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Lab Rats: High-capex biotechs turn to public markets for cap raises

Advancing the science of healthcare and biotechnology is not only a long, complicated pursuit; it is also expensive. No one knows this better than firms increasingly tapping equity market for new capital around research development and product launches.

Last week, Dutch biopharma giant Argenx [NASDAQ/EBR:ARGX] completed a USD 1.27bn primary follow-on consisting of a sale of American Depository Receipts on the US Nasdaq and ordinary shares sold on Euronext Brussels. The deal was almost the sole contributor to the USD 1.5bn of European ECM volume from 15 deals; most of the transaction was sold to US investors through the ADR sale.

Other firms are expected to follow suit as they enter critical stages of their growth roadmap, one ECM banker noted, and are ready to tap into investor enthusiasm around the sector.

According to Dealogic, biotech has provided a bonanza of follow-on activity over the years.

So far in 2023, there has already been USD 3.2bn of follow-on activity from European bio-tech firms, including on non-European exchanges, more than the entire 2022 USD 2.6bn. In 2020 and 2021 European bio-tech issuance hit heights of USD 7.7bn and USD 5.8bn in follow-ons comprising over 30 deals, although this was driven by a focus on the sector during the Covid-19 pandemic. Convertible issuance has been less pronounced, with only 2020 pushing through the billion dollar mark.

An ECM banker noted that it is not surprising to see these companies coming to market, hungry for new funds given the cash burn involved in organising trials, moving products through various research phases while managing day to day expenses.

A sector banker noted: “Biotech is a space where the inflection points are much more obvious than other sectors because trials are clear data points. Capital is so crucial to getting to that next inflection point because trials are expensive.”

Companies that have not reached those inflection points might see round extensions from existing investors instead of trying to go for an IPO, given new investors are showing lower risk appetite owing to regulatory headwinds for medical devices and no clear timeline on go-to-market strategy, he added.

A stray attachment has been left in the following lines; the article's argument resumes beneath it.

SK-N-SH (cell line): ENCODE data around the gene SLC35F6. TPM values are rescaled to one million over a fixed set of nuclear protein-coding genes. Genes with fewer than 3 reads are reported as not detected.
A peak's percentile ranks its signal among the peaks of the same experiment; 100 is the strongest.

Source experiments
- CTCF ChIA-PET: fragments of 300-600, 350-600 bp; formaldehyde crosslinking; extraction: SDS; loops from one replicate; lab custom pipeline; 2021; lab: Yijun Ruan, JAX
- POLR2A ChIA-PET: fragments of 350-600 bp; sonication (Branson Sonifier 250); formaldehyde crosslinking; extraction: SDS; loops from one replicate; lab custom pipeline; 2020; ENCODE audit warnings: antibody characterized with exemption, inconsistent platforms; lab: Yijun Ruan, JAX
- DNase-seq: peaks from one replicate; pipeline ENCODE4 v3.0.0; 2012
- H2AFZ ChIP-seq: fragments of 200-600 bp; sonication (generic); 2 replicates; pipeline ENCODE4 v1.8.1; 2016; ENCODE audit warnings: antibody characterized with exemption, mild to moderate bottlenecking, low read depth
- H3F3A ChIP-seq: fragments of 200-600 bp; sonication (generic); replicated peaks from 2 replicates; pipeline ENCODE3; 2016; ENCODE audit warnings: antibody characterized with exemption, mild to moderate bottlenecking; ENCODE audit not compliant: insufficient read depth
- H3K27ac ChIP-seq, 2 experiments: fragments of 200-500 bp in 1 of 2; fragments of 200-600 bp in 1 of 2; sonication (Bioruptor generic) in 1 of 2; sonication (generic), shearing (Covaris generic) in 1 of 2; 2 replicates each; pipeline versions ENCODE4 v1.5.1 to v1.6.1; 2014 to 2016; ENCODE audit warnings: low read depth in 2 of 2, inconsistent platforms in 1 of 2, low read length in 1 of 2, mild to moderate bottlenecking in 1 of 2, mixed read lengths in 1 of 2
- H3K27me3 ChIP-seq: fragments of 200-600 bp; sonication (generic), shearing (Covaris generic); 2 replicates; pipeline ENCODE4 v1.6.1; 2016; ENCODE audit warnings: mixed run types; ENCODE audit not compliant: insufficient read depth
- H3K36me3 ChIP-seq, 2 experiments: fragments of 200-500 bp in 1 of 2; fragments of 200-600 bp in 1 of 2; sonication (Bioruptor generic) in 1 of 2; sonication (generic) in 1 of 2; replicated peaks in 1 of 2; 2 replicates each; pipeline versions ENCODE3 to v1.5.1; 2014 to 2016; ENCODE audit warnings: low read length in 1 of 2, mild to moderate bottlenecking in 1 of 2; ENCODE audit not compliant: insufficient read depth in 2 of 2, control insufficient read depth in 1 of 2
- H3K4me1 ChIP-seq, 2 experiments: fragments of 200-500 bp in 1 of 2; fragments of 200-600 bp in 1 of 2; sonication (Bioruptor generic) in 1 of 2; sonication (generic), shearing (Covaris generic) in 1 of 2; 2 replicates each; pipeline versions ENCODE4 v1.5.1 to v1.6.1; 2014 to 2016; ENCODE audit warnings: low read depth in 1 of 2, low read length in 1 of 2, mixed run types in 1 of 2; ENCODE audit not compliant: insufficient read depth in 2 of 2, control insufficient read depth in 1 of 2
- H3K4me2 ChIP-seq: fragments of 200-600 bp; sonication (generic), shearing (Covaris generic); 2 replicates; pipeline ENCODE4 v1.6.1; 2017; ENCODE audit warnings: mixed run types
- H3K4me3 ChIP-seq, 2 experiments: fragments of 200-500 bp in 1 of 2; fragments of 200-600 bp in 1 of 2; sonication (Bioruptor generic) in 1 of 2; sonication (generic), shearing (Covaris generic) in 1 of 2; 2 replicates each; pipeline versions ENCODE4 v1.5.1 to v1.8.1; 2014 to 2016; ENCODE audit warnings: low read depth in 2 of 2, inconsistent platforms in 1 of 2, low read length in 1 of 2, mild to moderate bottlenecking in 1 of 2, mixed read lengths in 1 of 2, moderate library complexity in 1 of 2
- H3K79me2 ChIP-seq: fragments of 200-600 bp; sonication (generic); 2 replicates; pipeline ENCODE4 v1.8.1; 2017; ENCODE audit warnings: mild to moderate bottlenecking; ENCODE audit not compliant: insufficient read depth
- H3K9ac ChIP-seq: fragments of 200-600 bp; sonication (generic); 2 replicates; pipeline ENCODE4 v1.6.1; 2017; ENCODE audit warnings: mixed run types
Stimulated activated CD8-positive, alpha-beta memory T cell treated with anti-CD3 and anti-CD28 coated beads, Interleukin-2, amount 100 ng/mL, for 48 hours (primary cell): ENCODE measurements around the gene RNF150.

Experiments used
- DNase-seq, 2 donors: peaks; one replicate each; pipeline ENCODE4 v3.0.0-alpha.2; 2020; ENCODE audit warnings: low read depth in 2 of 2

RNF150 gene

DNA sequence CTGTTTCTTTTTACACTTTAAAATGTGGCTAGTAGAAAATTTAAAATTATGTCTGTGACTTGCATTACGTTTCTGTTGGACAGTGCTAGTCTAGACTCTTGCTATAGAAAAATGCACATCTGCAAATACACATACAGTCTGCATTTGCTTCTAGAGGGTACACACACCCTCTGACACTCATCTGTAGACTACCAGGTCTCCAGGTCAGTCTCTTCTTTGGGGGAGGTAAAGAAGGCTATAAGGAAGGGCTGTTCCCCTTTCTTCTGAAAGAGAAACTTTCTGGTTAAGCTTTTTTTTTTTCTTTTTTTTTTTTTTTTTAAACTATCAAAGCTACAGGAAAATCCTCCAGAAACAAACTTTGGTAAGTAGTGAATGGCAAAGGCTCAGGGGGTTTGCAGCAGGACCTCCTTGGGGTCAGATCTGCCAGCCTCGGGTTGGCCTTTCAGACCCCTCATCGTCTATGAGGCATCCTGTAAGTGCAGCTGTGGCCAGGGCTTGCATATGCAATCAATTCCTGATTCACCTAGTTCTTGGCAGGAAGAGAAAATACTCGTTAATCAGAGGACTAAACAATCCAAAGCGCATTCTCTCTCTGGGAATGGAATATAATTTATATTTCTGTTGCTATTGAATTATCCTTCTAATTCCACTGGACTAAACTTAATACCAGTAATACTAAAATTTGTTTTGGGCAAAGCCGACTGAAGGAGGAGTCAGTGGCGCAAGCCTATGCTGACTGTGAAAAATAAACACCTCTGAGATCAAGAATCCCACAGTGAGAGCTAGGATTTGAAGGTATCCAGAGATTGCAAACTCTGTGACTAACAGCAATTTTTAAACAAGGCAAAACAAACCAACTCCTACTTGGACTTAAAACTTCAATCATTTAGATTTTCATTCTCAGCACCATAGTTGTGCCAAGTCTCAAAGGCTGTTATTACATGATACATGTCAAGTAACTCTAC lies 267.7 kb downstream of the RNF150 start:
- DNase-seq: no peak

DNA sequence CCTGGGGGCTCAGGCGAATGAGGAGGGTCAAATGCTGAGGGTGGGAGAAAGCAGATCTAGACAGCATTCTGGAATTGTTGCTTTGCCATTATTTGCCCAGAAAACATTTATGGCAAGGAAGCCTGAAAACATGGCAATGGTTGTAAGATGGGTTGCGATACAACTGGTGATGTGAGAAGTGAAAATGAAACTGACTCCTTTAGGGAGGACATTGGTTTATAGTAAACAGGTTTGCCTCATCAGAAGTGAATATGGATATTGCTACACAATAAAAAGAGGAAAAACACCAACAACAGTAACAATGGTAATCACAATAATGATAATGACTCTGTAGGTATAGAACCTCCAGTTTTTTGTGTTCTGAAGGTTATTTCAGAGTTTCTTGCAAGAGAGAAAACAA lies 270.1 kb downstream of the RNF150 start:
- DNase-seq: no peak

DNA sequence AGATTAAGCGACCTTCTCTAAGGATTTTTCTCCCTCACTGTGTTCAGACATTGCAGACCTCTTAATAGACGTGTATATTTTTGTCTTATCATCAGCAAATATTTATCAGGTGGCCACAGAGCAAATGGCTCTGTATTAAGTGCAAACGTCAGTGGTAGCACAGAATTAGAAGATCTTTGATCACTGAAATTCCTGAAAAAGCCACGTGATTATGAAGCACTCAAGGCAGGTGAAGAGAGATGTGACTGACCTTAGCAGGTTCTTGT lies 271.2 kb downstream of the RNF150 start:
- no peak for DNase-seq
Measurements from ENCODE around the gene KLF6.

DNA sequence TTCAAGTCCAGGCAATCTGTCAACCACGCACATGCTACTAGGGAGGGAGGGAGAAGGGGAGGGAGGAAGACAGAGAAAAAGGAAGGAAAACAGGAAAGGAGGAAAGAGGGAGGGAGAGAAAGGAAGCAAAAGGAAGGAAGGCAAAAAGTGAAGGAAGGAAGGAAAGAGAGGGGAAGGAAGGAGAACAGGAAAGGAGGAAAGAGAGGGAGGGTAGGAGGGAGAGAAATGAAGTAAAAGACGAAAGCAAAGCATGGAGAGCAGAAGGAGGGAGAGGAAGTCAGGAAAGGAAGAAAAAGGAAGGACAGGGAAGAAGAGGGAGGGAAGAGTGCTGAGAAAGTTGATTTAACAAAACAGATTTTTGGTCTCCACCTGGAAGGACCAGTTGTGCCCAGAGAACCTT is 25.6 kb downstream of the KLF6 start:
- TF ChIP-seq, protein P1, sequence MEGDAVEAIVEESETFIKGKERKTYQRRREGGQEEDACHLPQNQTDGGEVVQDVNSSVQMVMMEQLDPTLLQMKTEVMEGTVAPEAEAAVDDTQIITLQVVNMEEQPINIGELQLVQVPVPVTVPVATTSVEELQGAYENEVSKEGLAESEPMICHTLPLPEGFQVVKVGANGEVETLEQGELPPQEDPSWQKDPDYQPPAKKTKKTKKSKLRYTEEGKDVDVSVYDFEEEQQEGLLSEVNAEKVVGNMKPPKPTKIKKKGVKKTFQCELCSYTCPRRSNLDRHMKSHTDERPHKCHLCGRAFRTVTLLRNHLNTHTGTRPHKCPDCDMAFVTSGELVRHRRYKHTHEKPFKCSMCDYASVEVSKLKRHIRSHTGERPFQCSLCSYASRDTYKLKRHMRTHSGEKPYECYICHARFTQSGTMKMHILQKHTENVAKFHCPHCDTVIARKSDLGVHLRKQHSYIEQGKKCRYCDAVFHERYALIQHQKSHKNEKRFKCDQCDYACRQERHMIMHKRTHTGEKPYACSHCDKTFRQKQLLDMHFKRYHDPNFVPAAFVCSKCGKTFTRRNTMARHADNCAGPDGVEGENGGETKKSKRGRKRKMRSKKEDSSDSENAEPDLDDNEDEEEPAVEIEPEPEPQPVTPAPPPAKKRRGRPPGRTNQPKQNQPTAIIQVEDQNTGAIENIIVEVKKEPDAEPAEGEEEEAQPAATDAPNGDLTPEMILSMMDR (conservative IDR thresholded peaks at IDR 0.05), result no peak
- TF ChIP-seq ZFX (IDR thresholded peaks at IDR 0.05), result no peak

But companies that are too late stages for VC but too early for PE investors might turn to listings.

Imcyse, a Belgian biotech company, will revisit its Nasdaq IPO in 2024, as reported, and boasts a score of 60 out of 100 according to Mergermarket's Likely to Issue* predictive exit algorithm.

French clinical stage biotech ENYO Pharma, which has an LTI score of 63 and raised EUR 40m Series B in 2018, could also be ripe for the public markets after previous rounds of private funding.

Danish biotech company Tetra Pharm Technologies plans to mandate advisors within the next six months ahead of an initial public offering (IPO) in 2025.

Noema Pharma, a Swiss biotech company targeting central nervous system (CNS) disorders, is weighing whether to raise a Series C round or explore an IPO and will use its next round of funding to finance Phase III studies of its lead assets.

From primary IPO issuance to frequent capital raises, the sector is in rude health.

*Dealogic’s LTI predictive analytics assign a score to venture-backed companies to help track and predict when an exit could occur through M&A, an IPO, a direct listing or a deSPAC transaction.

Analytics by Raj Saiya